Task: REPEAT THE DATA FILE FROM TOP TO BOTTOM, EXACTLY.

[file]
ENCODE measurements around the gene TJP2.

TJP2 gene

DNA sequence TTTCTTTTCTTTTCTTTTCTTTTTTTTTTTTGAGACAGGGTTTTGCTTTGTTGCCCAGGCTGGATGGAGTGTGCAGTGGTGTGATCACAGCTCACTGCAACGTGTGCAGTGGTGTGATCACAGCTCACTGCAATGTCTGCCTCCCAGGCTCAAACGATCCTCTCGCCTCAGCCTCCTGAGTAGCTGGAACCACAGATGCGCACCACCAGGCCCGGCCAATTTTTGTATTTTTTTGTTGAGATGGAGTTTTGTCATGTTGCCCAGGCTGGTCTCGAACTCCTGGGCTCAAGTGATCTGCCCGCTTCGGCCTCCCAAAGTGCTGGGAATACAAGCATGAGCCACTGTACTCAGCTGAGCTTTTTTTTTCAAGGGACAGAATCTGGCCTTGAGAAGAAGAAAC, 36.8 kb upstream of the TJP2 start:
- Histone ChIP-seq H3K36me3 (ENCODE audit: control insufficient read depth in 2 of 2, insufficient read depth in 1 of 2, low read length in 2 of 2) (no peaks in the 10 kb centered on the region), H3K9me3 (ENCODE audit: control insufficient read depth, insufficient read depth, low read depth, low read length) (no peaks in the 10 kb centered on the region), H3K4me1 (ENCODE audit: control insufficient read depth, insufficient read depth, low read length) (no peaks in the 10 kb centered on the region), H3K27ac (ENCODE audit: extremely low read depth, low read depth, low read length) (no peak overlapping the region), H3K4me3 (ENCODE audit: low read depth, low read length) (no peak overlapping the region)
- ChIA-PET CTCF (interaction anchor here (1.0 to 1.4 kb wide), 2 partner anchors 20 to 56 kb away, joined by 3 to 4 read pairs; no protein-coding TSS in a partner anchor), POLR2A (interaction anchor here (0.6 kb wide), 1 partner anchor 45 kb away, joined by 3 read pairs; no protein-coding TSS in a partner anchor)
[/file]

ENCODE measurements around the gene TJP2.

TJP2 gene

DNA sequence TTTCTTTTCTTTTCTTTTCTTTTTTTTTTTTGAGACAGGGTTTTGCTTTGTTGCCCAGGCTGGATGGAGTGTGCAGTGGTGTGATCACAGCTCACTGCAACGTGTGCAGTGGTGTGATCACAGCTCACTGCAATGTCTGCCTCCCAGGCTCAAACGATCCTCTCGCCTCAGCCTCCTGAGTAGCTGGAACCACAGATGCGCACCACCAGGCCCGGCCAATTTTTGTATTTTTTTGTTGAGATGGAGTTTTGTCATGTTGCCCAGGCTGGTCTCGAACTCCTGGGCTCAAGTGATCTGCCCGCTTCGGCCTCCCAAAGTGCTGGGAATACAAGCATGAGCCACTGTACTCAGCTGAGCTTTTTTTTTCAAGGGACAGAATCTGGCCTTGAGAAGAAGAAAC, 36.8 kb upstream of the TJP2 start:
- Histone ChIP-seq H3K36me3 (ENCODE audit: control insufficient read depth in 2 of 2, insufficient read depth in 1 of 2, low read length in 2 of 2) (no peaks in the 10 kb centered on the region), H3K9me3 (ENCODE audit: control insufficient read depth, insufficient read depth, low read depth, low read length) (no peaks in the 10 kb centered on the region), H3K4me1 (ENCODE audit: control insufficient read depth, insufficient read depth, low read length) (no peaks in the 10 kb centered on the region), H3K27ac (ENCODE audit: extremely low read depth, low read depth, low read length) (no peak overlapping the region), H3K4me3 (ENCODE audit: low read depth, low read length) (no peak overlapping the region)
- ChIA-PET CTCF (interaction anchor here (1.0 to 1.4 kb wide), 2 partner anchors 20 to 56 kb away, joined by 3 to 4 read pairs; no protein-coding TSS in a partner anchor), POLR2A (interaction anchor here (0.6 kb wide), 1 partner anchor 45 kb away, joined by 3 read pairs; no protein-coding TSS in a partner anchor)